The story of Moses and the ten plagues of Egypt
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What Came Before:
It must have been a great change in the life of Moses,
after he had spent forty years in the palace as a prince, to go out into the
wilderness of Midian, and live there as a shepherd. He saw no more the crowded
cities, the pyramids, the temples of Egypt, and the great river Nile. For forty
years Moses wandered about the land of Midian with his flocks, living alone,
often sleeping at night on the ground, and looking up by day to the great
He wore the rough skin mantle of a shepherd; and in his hand was the long
shepherd's staff. On his feet were sandals which he wore instead of shoes. But
when he stood before an altar to worship God he took off his sandals. For when
we take off our hats, as in church or a place where God is worshipped, the
people of those lands take off their shoes, as a sign of reverence in a sacred
Moses was a great man, one of the greatest men that ever lived. But he did not
think himself great or wise. He was contented with the work that he was doing;
and sought no higher place. But God had a work for Moses to do, and all through
those years in the wilderness God was preparing him for that work...
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"Thus says the LORD God of Israel: ‘Let
My people go" Exodus 5:1
AFTER Moses and Aaron had spoken to the people of Israel the words which God had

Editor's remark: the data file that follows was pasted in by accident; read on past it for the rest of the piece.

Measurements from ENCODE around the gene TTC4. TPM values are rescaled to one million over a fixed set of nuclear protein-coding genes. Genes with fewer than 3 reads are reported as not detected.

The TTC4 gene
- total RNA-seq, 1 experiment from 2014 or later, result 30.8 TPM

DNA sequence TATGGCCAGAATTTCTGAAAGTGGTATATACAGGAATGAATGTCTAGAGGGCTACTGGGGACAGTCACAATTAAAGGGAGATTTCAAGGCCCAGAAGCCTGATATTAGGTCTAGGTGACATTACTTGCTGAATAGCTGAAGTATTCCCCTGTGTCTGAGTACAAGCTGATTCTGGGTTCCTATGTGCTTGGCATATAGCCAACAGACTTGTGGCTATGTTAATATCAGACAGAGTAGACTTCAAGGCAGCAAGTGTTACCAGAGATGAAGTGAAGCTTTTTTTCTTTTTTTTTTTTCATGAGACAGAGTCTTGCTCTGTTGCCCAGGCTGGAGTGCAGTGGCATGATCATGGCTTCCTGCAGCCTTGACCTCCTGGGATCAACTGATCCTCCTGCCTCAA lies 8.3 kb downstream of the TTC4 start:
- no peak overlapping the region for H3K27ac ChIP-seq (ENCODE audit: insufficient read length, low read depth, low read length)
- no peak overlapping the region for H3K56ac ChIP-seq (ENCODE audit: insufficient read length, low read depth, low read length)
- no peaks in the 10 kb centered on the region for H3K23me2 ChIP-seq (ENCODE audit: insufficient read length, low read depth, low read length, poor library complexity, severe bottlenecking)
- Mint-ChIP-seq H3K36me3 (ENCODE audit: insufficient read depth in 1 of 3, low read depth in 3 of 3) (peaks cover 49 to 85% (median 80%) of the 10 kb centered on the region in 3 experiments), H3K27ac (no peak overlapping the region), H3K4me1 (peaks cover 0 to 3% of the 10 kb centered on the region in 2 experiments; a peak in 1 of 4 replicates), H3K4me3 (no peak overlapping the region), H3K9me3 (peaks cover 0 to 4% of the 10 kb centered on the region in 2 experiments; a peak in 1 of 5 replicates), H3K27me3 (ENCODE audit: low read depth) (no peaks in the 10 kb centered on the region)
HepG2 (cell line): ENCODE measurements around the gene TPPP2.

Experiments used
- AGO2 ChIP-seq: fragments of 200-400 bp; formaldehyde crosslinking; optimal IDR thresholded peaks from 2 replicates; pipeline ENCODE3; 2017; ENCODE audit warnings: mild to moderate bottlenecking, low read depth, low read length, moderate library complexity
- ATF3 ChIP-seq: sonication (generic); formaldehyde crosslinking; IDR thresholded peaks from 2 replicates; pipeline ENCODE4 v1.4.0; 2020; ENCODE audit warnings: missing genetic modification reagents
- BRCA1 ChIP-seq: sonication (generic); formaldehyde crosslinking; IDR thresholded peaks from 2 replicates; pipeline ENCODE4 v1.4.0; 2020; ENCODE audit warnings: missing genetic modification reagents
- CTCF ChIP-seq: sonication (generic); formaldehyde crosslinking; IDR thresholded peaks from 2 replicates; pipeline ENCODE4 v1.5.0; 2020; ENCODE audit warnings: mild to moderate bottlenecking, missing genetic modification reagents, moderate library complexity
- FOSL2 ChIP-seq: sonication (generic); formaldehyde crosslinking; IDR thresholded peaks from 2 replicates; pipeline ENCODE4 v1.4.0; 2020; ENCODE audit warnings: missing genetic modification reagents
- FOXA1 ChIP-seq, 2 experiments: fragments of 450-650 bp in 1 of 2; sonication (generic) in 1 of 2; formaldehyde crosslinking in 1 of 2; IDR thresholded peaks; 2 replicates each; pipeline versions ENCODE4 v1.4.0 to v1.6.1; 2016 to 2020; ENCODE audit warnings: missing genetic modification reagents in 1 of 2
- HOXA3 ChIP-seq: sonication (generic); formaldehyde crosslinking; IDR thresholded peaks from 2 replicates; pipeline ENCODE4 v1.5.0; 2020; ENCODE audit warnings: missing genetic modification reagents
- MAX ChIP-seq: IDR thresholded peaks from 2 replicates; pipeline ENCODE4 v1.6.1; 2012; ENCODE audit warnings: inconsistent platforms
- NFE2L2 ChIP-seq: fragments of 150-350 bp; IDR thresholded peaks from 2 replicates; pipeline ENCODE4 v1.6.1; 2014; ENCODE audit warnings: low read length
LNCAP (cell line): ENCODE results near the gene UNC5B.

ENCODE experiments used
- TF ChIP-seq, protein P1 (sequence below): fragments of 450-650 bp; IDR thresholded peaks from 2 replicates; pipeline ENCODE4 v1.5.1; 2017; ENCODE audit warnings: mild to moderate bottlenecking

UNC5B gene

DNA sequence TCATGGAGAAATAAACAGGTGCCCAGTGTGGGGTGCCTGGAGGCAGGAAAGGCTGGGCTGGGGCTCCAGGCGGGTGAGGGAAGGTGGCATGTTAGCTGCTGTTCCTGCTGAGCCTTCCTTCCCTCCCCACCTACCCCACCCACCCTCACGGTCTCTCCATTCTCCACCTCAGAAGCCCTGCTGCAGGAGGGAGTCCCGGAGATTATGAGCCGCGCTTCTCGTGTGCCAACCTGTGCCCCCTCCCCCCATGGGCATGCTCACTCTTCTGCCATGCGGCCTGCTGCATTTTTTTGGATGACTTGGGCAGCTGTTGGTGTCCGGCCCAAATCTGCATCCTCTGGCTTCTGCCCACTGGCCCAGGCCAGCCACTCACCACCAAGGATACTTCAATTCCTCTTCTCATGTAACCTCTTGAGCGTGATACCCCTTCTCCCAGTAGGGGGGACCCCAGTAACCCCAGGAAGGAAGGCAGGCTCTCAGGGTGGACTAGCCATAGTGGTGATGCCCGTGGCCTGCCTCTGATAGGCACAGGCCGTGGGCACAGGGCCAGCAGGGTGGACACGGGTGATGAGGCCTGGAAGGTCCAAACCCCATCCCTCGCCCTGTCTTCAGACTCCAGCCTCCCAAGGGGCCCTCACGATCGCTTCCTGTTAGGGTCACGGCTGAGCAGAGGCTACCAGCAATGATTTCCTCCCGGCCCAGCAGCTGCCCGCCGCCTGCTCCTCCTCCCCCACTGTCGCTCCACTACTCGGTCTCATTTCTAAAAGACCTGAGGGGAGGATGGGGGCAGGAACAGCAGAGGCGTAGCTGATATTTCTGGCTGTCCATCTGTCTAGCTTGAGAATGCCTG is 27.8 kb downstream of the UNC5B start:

given them, they went to meet Pharaoh the king of Egypt. Moses and Aaron did not
at first ask Pharaoh to let the people go out of Egypt, never to return, but
they said, "Our God, the Lord God of Israel, has bid us to go out, with all our
people, a journey of three days into the wilderness, and there to worship him.
And God speaks to you through us, saying, "Let my people go, that they may serve
But Pharaoh was very angry. He said, "What are you doing, you Moses and Aaron,
to call your people away from their work? Go back to your tasks and leave your
people alone. I know why the Israelites are talking about going out into the
wilderness. It is because they have not work enough to keep them busy. I will
give them more work to do."
The work of the Israelites, at that time, was mostly in making brick, and
putting up the walls of buildings for the rulers of Egypt. In mixing the clay
for the brick they used straw, chopped up fine, to hold the clay together.
Pharaoh said, "Let them make as many bricks as before; but give them no straw.
Let the Israelites find their own straw for the brick- making."
Of course this made their task all the harder, for it took much time to find the
straw; and the Israelites were scattered all through the land finding straw and
stubble, for use in making the brick-, and yet they were called upon to bring as